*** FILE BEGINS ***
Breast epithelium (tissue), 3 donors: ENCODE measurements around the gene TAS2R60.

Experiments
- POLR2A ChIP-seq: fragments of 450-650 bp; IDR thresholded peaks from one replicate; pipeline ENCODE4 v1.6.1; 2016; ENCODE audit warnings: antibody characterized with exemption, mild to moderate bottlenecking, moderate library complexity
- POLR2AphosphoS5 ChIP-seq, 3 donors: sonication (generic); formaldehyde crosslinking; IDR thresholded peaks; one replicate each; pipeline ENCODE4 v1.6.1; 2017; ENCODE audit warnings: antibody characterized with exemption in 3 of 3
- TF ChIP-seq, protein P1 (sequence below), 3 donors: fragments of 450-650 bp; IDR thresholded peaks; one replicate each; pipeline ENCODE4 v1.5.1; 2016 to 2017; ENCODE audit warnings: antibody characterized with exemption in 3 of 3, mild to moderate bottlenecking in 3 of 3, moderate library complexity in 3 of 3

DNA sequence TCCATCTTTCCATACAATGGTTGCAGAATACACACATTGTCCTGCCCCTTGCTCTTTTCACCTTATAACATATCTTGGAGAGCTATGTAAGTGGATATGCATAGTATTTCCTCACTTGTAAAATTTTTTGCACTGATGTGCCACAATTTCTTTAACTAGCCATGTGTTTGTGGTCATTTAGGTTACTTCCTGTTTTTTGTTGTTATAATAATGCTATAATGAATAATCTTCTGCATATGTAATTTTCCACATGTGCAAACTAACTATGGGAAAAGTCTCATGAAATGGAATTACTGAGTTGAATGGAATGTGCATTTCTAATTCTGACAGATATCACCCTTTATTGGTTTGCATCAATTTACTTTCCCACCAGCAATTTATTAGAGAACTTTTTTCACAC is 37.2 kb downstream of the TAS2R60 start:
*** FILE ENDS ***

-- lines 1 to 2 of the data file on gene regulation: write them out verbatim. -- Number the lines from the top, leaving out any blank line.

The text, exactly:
Breast epithelium (tissue), 3 donors: ENCODE measurements around the gene TAS2R60.

Experiments